CHAPTER 7: The Military Empire
New France Expands
A soldier of the Compagnies franches de la Marine dressed for an expedition, mid-18th century
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From the early seventeenth century onward, the French ventured deeper and deeper into the heart of the continent. Between 1658 and 1662, Pierre Radisson explored Lake Superior, went as far as Hudson Bay via the Albany River, and discovered the upper Mississippi. Other explorers followed. In 1673, Louis Jolliet and Father Marquette followed the great river which the Amerindians called the Mississippi to Arkansas. Going even further afield, Robert Cavalier de La Salle set off from Montreal and reached at the Gulf of Mexico in 1682. He took possession of the territories he traversed in the name of King Louis XIV, calling them Louisiana. The strategic and geopolitical significance of these explorations did not escape the French, who perceived the potential for an immense empire based on control of the St. Lawrence and Mississippi rivers. Two years later, La Salle left France with a fleet of several ships carrying settlers and about 100 soldiers to establish a new colony on the lands that he had discovered. He failed to find the mouth of the Mississippi, however, and finally met with disaster on the shores of Texas, where he was killed. Nevertheless, colonization continued from the north. Missionaries and merchants, followed by some settlers from Canada attracted by more temperate southern climes, established small posts on the upper Mississippi, called the Illinois country.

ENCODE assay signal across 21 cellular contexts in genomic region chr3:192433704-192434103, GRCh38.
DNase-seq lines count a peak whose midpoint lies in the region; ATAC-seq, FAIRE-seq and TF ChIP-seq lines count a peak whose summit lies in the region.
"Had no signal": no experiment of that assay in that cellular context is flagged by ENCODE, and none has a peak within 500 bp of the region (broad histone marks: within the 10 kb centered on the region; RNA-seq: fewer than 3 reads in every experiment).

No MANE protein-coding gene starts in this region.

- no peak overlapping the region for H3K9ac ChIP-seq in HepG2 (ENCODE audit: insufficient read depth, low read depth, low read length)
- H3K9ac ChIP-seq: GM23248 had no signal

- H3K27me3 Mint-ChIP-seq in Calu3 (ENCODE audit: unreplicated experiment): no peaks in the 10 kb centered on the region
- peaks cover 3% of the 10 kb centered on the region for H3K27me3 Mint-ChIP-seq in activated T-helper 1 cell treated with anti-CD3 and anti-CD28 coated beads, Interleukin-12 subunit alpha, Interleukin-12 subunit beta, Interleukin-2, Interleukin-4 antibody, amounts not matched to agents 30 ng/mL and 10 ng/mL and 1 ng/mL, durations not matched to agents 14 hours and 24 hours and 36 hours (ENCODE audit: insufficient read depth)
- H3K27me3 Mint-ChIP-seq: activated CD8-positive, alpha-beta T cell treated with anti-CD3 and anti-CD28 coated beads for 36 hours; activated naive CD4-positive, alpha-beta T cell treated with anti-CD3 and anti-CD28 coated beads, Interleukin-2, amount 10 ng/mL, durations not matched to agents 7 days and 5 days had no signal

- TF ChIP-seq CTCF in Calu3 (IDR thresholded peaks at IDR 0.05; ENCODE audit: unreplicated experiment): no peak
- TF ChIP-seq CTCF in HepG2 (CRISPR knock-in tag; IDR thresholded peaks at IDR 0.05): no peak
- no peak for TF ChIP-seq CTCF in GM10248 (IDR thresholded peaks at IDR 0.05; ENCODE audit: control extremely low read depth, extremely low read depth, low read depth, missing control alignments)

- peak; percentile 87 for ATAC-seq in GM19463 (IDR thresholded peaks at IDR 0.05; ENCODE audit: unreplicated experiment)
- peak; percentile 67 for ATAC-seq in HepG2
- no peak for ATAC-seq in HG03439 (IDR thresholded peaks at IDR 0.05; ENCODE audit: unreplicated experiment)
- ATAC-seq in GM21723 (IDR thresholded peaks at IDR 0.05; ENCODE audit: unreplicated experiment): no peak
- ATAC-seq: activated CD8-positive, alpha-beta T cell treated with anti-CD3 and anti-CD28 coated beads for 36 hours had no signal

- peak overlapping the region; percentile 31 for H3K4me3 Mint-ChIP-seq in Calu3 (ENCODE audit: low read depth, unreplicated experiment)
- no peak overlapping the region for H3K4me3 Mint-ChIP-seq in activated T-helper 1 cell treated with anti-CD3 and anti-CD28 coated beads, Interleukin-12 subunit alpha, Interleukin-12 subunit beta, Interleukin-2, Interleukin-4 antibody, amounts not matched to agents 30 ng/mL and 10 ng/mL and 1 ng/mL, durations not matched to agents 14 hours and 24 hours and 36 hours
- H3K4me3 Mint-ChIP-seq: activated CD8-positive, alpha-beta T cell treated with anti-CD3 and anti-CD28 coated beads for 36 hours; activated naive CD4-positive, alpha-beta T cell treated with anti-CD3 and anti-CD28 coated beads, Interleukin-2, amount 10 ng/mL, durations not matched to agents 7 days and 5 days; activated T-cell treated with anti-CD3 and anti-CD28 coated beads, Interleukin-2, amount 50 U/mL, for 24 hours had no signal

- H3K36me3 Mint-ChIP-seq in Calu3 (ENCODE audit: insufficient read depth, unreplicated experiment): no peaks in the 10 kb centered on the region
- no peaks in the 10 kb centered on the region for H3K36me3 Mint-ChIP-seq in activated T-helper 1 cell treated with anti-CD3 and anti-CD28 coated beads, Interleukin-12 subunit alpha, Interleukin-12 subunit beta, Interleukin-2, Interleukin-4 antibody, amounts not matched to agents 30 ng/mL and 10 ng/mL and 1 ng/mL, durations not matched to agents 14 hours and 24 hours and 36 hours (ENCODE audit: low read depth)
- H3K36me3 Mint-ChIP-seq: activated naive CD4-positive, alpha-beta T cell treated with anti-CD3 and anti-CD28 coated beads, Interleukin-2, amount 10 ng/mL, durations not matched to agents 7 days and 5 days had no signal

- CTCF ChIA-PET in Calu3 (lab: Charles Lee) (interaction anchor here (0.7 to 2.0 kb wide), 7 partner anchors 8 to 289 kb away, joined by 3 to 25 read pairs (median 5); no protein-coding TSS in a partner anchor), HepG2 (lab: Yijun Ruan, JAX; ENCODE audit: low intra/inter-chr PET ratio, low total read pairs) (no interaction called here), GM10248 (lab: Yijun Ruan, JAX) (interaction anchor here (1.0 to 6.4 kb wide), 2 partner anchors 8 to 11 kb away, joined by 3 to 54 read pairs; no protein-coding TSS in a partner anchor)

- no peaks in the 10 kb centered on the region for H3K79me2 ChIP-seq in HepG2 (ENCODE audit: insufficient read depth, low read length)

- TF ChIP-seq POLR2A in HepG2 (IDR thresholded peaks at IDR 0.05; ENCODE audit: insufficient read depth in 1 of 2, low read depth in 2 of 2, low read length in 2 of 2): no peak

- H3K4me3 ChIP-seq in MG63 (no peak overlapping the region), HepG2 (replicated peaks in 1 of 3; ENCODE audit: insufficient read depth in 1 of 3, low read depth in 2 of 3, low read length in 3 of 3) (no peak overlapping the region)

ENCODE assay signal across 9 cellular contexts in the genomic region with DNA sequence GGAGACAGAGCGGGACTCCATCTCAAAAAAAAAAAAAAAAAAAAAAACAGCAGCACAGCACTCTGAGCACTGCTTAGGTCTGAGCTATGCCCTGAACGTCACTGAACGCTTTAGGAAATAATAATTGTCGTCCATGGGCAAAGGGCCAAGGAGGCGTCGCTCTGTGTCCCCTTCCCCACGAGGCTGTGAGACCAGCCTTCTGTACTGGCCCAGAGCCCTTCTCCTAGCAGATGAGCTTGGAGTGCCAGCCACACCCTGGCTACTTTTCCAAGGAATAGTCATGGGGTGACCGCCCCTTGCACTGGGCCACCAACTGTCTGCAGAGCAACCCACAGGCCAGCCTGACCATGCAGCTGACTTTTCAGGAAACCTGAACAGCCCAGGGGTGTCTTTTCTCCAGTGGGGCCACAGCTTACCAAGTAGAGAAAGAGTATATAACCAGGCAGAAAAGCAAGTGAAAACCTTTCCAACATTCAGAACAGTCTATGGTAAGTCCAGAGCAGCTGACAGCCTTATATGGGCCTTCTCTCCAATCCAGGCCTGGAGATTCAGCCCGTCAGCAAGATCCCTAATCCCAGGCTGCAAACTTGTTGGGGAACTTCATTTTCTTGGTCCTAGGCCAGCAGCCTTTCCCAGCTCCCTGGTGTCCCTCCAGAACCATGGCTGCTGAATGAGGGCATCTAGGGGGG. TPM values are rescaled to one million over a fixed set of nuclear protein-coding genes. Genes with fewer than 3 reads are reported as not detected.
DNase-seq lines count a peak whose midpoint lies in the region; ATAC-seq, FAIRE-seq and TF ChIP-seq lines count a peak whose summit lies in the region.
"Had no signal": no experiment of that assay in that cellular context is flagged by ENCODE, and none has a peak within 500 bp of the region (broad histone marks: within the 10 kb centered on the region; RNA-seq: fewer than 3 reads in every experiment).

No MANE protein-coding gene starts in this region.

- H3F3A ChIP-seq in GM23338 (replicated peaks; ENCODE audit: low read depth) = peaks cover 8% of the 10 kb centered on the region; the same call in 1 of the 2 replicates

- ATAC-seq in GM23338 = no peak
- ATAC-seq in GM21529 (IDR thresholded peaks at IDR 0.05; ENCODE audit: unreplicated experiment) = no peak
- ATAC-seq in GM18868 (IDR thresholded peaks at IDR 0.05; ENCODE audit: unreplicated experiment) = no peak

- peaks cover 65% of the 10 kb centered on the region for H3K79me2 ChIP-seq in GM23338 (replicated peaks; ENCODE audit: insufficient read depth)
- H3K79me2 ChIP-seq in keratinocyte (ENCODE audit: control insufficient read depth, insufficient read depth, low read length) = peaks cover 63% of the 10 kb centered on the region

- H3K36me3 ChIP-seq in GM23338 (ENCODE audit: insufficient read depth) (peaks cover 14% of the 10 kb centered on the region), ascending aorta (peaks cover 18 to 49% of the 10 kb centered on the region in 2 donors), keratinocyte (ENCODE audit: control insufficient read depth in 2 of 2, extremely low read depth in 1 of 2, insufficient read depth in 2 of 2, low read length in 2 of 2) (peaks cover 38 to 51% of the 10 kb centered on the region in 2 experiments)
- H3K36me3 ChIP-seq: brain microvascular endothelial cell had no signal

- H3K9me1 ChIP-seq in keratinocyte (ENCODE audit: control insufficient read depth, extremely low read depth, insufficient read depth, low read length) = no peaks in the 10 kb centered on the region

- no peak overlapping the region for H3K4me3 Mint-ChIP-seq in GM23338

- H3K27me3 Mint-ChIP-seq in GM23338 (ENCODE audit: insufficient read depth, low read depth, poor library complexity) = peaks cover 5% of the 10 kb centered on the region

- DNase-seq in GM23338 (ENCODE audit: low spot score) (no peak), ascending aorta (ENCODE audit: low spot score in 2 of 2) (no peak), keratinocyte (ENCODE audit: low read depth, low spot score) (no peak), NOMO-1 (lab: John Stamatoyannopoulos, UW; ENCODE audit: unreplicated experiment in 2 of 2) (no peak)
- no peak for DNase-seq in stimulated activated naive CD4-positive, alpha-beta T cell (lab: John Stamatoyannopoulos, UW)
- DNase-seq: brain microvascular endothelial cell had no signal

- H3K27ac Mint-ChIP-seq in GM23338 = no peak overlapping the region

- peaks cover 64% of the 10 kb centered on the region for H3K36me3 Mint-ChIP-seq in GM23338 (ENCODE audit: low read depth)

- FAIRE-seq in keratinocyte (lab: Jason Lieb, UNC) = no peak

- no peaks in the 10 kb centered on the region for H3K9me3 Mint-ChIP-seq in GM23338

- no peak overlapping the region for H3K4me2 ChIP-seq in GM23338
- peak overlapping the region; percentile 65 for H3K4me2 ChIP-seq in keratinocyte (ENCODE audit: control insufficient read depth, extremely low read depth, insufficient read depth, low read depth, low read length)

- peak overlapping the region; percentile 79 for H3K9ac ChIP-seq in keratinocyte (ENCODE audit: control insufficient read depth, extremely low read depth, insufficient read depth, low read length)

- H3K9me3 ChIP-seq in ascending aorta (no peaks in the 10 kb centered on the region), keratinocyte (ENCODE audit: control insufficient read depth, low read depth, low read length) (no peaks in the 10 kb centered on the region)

In 1699, d'Iberville founded Biloxi, and France gained a firm foothold on the Gulf of Mexico, thanks to the efforts of the Canadians. By the 1720s, a chain of forts along the Mississippi ensured communications between New Orleans and the Illinois. Small forts were then constructed as well on the banks of the Arkansas and Missouri rivers, extending French reach to the Amerindian nations of the Great Plains. Finally the La Vérendryes, father and sons, searched for the "great western sea" from 1730 to 1743, dotting their path with a series of forts as far as the Rocky Mountains and spreading French influence over another large portion of the North American continent.
As with other empires of the past, the military would have a prominent role to play in building the one that France planned to forge in North America. In order to be successful, France had to control access to the interior of the continent. Although solid alliances were established with many Amerindian nations, France still needed to devote considerable human and military resources to pursuing the war with the Foxes, the allies of the Iroquois, and to impeding the expansion of the English and Spanish colonies to the east and south. In the end, it would fall to the soldiers and officers of the Compagnies franches de la Marine to carry out much of this phase of French empire-building in North America, by providing escorts for exploring expeditions, subduing the enemies of France, or protecting and administering the conquered territories.